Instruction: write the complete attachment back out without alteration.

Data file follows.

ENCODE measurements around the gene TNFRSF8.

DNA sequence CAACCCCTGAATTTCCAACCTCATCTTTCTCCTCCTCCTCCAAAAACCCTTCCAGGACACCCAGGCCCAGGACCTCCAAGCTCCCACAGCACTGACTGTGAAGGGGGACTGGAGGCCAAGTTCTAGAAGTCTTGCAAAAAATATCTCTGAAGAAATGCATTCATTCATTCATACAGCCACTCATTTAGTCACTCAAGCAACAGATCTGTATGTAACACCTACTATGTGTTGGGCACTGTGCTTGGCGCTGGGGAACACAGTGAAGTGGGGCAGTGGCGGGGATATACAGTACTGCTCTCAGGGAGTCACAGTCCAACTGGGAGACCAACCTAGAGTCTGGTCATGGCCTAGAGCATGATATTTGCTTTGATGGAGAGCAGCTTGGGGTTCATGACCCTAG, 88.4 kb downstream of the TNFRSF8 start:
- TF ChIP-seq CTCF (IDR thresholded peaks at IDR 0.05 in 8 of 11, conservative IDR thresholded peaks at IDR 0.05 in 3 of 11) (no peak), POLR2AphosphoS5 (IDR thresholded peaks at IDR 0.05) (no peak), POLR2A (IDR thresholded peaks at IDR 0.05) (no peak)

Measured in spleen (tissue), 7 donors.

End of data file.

ENCODE measurements around the gene TNFRSF8.

DNA sequence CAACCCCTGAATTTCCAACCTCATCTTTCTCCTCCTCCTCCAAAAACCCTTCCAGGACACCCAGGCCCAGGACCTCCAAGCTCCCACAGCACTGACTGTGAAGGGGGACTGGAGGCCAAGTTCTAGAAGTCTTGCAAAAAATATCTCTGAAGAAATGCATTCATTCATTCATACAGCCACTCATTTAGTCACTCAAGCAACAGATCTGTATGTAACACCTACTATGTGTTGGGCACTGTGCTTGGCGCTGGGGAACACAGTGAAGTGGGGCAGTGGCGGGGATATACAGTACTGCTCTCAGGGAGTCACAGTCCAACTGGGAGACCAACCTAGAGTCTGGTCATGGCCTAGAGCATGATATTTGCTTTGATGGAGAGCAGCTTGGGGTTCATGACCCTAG, 88.4 kb downstream of the TNFRSF8 start:
- TF ChIP-seq CTCF (IDR thresholded peaks at IDR 0.05 in 8 of 11, conservative IDR thresholded peaks at IDR 0.05 in 3 of 11) (no peak), POLR2AphosphoS5 (IDR thresholded peaks at IDR 0.05) (no peak), POLR2A (IDR thresholded peaks at IDR 0.05) (no peak)

Measured in spleen (tissue), 7 donors.